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I am learning C and I just read the term multiple compilation.
Till now I had a single file.c and I used the command gcc file.c to compile it and then ./a.out to execute it. But I got confused a little bit. When should I use the multiple compilation instead of the single and which would be the possible reasons that they will lead me to prefer a multiple compilation instead of the single?

I searched it and I found some articles but they didn't cover fully my questions. 1 (this is for c++) , 2

If i undestood well if I have some files.c in my project eg file1.c, file2.c and then i want to link them, i execute

gcc file1.c
gcc file.c
gcc file1.o file2.o //somehow i have to create the .o files..

Thank you..

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.o files are objects. they're already compiled code. you need to link them into an executable –  Marc B Nov 25 '13 at 16:33
    
gcc -c will create .o files. –  Prashant Kumar Nov 25 '13 at 16:38

2 Answers 2

up vote 1 down vote accepted

There are many steps to compiling.

When you invoke gcc it will create by default an executable file i.e. all steps in one go:

  • .c -> .i preprocessor
  • .i -> .s compiler
  • .s -> .o assembler
  • *.o -> a.out linker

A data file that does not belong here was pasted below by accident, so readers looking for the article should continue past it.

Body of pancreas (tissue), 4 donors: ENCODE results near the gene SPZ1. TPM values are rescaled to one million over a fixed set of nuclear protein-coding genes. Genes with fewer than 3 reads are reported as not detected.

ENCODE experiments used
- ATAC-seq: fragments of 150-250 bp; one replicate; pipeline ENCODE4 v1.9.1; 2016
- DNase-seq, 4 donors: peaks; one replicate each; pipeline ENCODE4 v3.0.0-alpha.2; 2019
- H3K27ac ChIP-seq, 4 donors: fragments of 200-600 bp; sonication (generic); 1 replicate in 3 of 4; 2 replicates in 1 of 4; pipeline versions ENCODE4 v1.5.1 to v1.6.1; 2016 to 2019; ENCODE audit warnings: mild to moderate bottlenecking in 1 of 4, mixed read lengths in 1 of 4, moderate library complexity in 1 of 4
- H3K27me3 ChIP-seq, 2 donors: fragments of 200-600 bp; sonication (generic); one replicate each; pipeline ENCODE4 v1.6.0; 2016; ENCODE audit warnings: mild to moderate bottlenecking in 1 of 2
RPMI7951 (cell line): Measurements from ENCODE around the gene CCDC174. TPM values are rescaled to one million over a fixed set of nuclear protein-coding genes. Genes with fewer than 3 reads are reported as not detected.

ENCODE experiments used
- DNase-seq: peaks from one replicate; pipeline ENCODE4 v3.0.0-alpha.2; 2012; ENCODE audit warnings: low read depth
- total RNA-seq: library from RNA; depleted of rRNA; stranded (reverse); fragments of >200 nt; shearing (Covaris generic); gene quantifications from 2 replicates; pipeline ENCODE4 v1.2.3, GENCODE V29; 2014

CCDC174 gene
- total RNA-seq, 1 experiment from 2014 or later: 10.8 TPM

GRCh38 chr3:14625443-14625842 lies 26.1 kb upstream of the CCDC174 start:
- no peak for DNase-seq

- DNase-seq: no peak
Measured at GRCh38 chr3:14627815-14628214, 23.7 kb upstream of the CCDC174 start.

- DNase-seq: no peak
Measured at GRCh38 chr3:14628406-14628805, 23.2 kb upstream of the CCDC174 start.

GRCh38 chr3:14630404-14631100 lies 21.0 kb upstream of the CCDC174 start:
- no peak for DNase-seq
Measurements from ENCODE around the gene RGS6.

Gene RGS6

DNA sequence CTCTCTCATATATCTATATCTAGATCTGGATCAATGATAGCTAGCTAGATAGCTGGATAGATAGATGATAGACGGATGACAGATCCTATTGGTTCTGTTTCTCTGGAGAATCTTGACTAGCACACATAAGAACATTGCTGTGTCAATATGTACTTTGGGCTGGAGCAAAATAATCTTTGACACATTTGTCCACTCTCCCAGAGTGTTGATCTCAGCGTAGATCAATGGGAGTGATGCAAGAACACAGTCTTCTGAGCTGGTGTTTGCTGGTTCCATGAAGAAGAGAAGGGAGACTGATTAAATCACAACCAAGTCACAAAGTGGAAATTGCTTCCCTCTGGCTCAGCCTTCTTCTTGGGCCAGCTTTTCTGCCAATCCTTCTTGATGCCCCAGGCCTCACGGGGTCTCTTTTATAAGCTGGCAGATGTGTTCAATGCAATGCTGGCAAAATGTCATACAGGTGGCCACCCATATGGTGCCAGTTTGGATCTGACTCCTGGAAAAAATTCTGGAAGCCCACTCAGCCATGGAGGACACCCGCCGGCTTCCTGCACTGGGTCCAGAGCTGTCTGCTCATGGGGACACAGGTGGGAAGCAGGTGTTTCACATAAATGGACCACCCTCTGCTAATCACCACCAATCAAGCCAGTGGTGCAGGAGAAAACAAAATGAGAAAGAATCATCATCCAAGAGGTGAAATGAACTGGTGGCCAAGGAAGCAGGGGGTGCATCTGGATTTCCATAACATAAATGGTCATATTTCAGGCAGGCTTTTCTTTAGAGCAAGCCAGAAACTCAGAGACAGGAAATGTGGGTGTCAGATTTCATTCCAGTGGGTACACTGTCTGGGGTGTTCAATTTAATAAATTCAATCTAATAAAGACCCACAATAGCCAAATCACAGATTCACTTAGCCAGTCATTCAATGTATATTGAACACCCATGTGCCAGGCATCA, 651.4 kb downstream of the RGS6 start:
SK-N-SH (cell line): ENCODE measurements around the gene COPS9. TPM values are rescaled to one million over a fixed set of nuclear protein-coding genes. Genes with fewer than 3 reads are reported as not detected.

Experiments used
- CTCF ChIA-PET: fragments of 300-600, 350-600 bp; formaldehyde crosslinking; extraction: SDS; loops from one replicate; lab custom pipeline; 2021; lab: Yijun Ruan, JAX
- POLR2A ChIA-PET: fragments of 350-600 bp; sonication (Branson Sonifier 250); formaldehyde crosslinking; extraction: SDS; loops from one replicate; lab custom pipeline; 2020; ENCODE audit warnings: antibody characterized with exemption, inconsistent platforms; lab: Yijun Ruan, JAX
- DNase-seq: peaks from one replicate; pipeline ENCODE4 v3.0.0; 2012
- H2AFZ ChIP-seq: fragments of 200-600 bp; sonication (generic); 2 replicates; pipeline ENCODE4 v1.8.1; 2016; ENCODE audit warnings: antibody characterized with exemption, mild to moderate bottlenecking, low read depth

Generally the first two take up the most time. If you have a large project then recompiling the entire project may take a lot of time when you are developing. So the compiler allows you to stop at a certain point and reuse previous results of files that have not changed:

  • gcc -E for preprocess only (rarely used)
  • gcc -S compile, but don't assemble. Useful for debugging or optimising assembly
  • gcc -c compile, assemble, but don't link. This is the most commonly used one and produces object files. Those contain your assembled functions (object code), but it's not capable of running because not all functions may be present yet, library functions are missing and the executable header has not been linked in.

The final step gcc -o executable *.o will then take all those and link them together to create an executable. Optionally linking libraries into it.

Generally having all functions in one source file will allow the compiler to do the more optimisations (i.e. inlining), but at the cost of compile time.

Have a look at https://cs.senecac.on.ca/~btp200/pages/images/compile_link.png

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Sth more, makefile command is sth similar to my question? @SergeyL. –  Nat95 Nov 26 '13 at 11:29
    
@Nat95 I don't get the question. If you are referring to GNU make then that is a completely different topic. It is a program that can automate some compilation steps for you. I suggest you search for GNU make and read the documentation if you are interested in that. –  Sergey L. Nov 26 '13 at 12:15
    
Ok!thank you! @SergeyL. –  Nat95 Nov 26 '13 at 12:38

Compilation takes time. There's no point in re-compiling C code that hasn't changed. So, for large projects, it makes sense to split the code into multiple files (typically not randomly of course, but into modules of different functionality) and compile them only when needed.

Linking is the process of taking a bunch of object code (what the .o files are called) and turning them into a single program.

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Sth more, makefile command is sth similar to my question? @unwind –  Nat95 Nov 26 '13 at 11:29

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